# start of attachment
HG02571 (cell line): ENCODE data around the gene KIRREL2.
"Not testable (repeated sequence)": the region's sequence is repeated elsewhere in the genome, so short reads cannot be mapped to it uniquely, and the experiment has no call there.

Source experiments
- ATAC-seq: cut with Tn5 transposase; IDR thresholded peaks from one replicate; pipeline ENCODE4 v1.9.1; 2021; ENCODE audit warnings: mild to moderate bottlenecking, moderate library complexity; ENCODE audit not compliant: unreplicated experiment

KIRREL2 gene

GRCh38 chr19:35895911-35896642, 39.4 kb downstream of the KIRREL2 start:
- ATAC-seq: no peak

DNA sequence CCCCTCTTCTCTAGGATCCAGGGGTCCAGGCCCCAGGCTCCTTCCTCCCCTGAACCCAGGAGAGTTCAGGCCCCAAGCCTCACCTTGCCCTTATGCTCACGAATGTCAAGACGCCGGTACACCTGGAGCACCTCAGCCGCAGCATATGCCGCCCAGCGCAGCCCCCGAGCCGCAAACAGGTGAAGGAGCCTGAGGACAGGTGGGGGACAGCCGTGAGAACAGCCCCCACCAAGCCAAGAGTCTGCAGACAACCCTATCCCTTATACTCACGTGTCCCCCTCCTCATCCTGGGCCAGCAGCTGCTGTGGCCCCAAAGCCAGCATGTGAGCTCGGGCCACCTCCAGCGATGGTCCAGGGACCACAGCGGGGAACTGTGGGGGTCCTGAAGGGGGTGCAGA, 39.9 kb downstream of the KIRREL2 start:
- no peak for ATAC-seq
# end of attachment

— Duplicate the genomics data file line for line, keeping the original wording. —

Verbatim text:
HG02571 (cell line): ENCODE data around the gene KIRREL2.
"Not testable (repeated sequence)": the region's sequence is repeated elsewhere in the genome, so short reads cannot be mapped to it uniquely, and the experiment has no call there.

Source experiments
- ATAC-seq: cut with Tn5 transposase; IDR thresholded peaks from one replicate; pipeline ENCODE4 v1.9.1; 2021; ENCODE audit warnings: mild to moderate bottlenecking, moderate library complexity; ENCODE audit not compliant: unreplicated experiment

KIRREL2 gene

GRCh38 chr19:35895911-35896642, 39.4 kb downstream of the KIRREL2 start:
- ATAC-seq: no peak

DNA sequence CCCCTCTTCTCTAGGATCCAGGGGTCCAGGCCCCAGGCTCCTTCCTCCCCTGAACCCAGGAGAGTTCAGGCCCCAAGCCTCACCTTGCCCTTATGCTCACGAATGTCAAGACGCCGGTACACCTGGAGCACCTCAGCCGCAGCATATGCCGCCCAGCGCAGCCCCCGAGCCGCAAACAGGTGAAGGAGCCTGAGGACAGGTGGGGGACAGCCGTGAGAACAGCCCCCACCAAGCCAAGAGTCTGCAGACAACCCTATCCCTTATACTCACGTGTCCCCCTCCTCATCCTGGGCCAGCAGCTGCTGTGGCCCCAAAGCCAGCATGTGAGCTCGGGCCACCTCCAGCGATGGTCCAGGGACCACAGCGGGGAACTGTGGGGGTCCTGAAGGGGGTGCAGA, 39.9 kb downstream of the KIRREL2 start:
- no peak for ATAC-seq